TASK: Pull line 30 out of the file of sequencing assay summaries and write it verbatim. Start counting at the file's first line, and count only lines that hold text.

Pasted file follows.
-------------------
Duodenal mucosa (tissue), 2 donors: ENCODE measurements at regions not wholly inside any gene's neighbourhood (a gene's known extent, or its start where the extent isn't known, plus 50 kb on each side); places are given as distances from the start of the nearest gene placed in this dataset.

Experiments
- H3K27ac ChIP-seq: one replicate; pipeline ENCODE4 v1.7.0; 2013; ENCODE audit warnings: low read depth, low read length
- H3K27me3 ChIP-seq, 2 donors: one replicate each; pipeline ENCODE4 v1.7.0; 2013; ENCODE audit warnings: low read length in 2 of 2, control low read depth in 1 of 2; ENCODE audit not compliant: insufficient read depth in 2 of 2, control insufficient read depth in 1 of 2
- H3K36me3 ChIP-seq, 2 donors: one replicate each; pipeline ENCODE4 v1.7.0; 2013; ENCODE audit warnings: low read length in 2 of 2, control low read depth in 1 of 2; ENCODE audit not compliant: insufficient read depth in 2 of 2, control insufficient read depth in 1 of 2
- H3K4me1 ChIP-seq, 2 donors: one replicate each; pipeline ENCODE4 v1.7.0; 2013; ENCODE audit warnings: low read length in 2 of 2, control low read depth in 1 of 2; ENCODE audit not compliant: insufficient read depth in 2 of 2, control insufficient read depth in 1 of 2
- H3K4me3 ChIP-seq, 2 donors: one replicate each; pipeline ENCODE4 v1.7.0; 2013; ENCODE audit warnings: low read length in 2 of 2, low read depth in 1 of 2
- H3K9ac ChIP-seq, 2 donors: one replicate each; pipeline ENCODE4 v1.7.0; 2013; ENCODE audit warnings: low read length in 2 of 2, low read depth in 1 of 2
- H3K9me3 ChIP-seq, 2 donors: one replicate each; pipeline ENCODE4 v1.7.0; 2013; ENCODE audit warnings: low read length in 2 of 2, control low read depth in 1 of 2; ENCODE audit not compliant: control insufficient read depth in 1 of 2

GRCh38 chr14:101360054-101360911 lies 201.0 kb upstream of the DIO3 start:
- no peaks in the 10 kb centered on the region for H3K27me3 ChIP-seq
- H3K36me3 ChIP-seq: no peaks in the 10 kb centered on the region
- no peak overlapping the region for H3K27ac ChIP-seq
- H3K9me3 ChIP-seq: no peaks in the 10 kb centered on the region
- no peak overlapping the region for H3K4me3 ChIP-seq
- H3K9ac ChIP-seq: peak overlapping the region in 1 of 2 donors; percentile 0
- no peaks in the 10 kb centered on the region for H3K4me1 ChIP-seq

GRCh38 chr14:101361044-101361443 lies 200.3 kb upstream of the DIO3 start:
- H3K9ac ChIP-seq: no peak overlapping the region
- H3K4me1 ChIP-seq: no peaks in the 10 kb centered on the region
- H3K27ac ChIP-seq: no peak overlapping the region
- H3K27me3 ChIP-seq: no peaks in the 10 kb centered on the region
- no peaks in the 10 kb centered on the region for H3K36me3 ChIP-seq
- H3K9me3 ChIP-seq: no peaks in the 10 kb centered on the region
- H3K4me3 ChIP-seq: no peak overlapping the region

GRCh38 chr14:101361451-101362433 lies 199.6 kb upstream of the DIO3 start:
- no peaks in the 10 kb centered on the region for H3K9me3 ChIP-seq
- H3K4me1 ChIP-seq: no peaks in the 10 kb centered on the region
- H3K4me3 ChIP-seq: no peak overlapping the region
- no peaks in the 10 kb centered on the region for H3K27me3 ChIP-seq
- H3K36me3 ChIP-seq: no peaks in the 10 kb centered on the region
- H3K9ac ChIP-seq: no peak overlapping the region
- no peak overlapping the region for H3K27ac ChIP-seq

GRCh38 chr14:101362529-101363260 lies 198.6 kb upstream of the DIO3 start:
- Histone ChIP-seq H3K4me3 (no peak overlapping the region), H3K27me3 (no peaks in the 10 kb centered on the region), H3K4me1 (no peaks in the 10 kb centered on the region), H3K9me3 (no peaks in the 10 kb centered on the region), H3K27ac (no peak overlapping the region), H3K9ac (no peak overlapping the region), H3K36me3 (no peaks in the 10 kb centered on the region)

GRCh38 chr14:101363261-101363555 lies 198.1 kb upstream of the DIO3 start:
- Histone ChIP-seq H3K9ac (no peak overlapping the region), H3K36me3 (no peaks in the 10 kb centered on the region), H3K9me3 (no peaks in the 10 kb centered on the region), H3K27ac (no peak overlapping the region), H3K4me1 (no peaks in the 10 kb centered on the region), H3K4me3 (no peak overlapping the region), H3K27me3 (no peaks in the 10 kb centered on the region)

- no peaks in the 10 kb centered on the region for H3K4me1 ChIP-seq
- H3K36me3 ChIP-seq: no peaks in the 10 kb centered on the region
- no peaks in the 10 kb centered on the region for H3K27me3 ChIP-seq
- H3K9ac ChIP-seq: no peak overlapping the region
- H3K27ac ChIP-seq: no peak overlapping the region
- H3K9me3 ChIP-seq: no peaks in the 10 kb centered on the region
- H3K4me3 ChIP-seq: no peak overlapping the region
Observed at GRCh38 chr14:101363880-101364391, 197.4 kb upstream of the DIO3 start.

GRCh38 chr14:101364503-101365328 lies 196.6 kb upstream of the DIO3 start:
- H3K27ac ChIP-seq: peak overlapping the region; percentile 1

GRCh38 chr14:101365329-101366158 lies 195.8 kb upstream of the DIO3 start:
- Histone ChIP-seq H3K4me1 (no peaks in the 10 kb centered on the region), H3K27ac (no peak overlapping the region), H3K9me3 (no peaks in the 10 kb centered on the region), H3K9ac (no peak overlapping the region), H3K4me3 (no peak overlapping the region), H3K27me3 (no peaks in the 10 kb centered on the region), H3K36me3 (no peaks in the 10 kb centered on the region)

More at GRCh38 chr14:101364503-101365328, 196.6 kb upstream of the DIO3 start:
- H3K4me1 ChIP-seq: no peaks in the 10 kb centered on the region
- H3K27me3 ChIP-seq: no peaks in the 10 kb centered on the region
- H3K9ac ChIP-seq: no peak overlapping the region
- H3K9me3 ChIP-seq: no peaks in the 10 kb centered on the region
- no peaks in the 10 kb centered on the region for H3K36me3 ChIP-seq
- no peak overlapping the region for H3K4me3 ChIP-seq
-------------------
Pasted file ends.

- no peaks in the 10 kb centered on the region for H3K27me3 ChIP-seq